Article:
"I've cared for her through sickness and everything else," Betty Yates said in a trembling voice. "If he thinks that takes money he's wrong. It takes a lot of love and a lot of worry. The judge has already told him what to do," pay $180 a month in child support.
After taxes, Yates, a manager for Chantilly Freight at Dulles International Airport, brings home about $7,000 a year. A Fairfax County judge last September ordered Yates to pay the $180 a month to support the 15-year-old daughter of his first marriage. Yates then is left with about $400 a month to support his second family.
The judge told Yates last June, when he requested that his payments be reduced, that if he couldn't make ends meet with his second family, he should get a second job, Mrs. Yates said.
Mrs. Yates said she and her husband were shocked at the suggestion that he get another job. He has not. She said she wants to help her husband, but he does not want her to work. Mrs. Yates said, "I don't owe her (the first wife) any money. What I would make I don't feel" should be used to support Yates' first family.
To get child support or alimony in Virginia a woman must file a petition in Juvenile and Domestic Relations Court.
When judges decide on amounts of child support and alimony they are following guidelines set forth in the Virginia code, according to Alexandria Circuit Court Judge Donald H. Kent.
A recent revision in Virginia's divorce law requires judges determining support settlements to consider the earning capacity, obligations, needs, financial resources, education and ability to secure education or training of both spouses. Also considered is the duration of the marriage, standard of living established during the marriage, the spouses' ages, physical and mental conditions and monetary and nonmonetary contributions.
In alimony decisions, "the court will not seek to find how light the burden may possibly be made, but what, under all the circumstances, will be fair and just allotment," the law states.
The husband's capacity to earn is especially emphasized, not his current income.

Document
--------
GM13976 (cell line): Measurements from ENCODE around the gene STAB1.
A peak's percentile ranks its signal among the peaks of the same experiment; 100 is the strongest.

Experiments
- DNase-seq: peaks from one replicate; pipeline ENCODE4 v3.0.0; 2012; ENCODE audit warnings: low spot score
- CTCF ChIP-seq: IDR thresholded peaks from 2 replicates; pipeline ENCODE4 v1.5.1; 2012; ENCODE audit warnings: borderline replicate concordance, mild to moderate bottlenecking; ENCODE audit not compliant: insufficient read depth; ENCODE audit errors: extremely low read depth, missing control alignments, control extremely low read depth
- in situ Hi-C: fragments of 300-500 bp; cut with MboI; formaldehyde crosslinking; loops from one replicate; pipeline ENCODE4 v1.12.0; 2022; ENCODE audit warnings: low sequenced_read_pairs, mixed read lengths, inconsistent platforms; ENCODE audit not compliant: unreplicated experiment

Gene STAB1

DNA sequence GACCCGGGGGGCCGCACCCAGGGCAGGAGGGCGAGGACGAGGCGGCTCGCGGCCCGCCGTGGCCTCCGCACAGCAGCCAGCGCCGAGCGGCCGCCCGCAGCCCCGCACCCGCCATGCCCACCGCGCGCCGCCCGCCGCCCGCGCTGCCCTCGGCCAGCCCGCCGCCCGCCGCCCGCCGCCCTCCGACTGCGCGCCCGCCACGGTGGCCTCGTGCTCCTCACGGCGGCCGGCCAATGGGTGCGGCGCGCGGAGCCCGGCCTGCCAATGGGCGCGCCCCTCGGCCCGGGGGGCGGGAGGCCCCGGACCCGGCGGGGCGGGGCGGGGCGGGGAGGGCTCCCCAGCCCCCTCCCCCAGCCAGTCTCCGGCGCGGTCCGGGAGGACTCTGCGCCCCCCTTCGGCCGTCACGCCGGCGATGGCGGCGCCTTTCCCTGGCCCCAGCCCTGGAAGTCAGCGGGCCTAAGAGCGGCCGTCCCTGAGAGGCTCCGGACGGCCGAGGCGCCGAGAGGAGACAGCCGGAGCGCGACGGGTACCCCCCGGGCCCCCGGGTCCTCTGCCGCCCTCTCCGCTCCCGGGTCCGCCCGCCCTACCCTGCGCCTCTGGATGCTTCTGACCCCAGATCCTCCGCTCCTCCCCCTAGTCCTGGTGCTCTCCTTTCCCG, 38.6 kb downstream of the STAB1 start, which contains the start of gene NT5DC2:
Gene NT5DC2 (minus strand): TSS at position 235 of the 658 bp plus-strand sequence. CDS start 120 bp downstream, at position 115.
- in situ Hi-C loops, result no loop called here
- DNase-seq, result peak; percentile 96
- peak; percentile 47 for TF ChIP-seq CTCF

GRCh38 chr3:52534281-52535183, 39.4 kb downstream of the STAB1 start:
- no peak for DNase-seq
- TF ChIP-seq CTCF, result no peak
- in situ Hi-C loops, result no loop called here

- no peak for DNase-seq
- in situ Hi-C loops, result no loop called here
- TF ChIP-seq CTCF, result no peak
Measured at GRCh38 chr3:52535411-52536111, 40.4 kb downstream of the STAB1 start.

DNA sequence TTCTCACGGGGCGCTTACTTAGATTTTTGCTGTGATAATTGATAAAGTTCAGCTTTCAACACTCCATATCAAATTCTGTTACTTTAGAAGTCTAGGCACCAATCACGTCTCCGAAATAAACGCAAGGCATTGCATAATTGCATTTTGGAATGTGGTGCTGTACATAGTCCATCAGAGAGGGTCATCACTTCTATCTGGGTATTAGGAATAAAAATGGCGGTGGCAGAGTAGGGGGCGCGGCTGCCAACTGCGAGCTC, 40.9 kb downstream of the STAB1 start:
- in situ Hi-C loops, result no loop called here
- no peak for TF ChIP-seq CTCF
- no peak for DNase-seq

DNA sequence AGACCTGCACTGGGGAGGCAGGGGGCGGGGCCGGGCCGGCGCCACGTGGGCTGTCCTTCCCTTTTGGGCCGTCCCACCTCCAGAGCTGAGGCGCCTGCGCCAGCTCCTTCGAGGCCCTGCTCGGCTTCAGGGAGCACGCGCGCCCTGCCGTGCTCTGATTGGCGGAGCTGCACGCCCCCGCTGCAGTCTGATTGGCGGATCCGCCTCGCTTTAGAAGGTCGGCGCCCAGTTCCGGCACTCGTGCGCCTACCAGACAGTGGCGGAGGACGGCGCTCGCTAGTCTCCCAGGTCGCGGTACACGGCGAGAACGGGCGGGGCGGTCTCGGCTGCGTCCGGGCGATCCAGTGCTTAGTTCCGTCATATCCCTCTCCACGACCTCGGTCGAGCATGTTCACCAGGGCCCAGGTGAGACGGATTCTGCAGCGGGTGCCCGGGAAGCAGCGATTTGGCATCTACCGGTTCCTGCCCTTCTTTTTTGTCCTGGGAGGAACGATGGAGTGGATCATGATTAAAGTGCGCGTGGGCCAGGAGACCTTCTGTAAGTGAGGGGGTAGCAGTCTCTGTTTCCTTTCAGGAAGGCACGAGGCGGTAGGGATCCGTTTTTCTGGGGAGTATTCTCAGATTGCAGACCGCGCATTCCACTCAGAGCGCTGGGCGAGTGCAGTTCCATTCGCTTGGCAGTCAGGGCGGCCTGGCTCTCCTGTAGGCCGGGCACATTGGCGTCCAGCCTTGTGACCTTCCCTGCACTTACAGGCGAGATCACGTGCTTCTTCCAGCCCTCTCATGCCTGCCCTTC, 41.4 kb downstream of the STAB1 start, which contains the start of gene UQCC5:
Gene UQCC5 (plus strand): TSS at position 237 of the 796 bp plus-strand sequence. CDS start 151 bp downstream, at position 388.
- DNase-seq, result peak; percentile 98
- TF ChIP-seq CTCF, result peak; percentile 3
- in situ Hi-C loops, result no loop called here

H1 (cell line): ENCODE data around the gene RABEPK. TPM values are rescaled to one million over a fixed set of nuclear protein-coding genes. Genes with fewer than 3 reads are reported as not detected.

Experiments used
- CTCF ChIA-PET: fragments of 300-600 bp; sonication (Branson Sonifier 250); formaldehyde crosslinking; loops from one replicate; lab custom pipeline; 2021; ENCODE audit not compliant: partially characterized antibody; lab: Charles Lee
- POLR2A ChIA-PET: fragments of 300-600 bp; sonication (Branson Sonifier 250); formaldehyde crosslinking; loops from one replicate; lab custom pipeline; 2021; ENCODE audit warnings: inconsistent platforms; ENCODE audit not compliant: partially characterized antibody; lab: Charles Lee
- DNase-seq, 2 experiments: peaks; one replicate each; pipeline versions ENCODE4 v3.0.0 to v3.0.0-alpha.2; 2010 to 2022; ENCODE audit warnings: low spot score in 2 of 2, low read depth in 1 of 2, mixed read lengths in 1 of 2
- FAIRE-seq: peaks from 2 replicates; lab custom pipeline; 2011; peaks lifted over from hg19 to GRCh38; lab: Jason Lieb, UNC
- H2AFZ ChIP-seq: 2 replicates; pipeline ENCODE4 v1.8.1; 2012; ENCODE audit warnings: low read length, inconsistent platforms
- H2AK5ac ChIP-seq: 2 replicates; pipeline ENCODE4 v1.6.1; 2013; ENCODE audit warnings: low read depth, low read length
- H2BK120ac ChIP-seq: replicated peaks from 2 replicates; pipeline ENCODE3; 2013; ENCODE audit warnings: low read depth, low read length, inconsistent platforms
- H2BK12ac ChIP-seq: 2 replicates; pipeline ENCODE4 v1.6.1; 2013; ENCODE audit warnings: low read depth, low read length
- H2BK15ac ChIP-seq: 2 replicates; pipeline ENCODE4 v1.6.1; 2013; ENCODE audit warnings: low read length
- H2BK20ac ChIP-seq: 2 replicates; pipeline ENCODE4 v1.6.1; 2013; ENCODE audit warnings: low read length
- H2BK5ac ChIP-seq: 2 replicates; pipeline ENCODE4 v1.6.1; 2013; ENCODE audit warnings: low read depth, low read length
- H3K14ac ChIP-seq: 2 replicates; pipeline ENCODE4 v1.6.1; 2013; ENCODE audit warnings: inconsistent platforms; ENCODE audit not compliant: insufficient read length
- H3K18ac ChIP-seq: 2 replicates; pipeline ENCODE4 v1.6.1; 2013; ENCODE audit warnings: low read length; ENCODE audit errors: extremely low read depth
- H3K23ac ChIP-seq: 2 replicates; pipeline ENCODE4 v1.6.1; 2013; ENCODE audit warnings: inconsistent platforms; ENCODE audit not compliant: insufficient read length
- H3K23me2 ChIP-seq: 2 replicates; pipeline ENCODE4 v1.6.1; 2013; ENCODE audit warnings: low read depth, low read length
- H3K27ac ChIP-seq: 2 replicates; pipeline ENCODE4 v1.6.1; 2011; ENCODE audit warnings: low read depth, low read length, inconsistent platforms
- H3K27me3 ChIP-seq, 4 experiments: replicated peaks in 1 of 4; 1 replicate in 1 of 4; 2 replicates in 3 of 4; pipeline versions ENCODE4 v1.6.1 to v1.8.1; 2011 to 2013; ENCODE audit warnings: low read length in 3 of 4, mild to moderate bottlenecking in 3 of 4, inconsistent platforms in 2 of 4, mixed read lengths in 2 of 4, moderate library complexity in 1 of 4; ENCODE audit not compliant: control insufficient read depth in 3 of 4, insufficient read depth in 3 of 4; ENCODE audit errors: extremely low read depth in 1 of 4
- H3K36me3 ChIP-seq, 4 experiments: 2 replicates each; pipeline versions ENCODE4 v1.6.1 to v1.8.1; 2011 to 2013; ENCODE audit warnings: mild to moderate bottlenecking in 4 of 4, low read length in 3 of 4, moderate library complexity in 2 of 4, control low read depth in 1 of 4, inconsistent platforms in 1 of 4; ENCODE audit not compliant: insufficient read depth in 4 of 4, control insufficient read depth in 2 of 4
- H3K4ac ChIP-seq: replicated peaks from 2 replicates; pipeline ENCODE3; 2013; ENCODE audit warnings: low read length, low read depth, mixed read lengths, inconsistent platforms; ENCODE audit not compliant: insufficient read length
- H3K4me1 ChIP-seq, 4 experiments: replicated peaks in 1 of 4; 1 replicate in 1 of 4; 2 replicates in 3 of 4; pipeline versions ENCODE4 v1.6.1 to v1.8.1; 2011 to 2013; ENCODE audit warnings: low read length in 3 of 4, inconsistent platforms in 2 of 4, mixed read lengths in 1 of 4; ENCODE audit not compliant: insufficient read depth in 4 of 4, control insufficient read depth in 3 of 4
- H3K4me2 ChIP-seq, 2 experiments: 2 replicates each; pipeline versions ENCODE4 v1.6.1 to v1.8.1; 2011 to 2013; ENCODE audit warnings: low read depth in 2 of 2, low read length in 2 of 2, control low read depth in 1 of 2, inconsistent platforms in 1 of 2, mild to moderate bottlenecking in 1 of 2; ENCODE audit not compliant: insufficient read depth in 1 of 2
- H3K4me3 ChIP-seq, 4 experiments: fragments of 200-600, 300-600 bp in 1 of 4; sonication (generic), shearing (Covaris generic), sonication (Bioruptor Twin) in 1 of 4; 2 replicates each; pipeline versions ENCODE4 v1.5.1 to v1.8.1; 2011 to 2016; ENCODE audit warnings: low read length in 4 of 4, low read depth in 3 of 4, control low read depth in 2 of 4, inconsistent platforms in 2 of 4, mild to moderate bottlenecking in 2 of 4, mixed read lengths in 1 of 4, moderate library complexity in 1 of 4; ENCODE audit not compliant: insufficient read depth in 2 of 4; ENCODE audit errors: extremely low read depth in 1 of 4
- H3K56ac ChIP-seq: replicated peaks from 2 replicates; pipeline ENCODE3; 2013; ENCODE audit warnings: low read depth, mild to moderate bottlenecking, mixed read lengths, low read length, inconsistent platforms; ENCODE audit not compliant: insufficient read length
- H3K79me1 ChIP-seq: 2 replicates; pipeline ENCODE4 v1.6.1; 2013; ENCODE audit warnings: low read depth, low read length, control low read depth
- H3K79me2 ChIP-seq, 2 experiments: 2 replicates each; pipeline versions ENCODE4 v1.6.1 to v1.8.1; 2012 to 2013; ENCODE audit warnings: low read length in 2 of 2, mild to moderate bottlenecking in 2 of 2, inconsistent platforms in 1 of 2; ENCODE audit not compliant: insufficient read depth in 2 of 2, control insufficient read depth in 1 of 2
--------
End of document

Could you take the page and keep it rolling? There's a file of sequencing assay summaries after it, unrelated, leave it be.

Kent, who last May ordered a mother to make child support payments to a father who had custody of their three children, said there is no set rule to determining support payments.
"It depends on the circumstances of the case" Kent said. "Some people can afford it, others cannot. Each case must stand on its own merits.Each case is different."
But what irks second wives like Mrs. Yates is that divorce laws ignore the expenses of the second family, although she and her son are enlisted as dependents on federal income tax forms. The courts consider only the husband's expenses in computing support and alimony payments regardless of the needs of his wife or how many children he has.
"People come in all the time. They say I have two kids. They're going to starve if they have to pay $200 a month," said a Fairfax attorney who frequently handles divorce cases.
"They try to raise two families out of one income," the lawyer said. There's no way to do it, even in Fairfax County," which is one of the most affluent counties in the nation.
"If the wife says she wants $1,000, the father says he can afford $500, the judge says $700," the lawyer said. "Both sides leave unhappy."
The attorney said women's liberation, with its theories of equality for men and women, have fueled men's minds with thoughts that their first wives will share in the support of their children.
But it usually doesn't work that way.
"It doesn't make sense. We feel (the first wife) should be equally responsible," Mrs. Yates said. "We're just interested in seeing equal justice."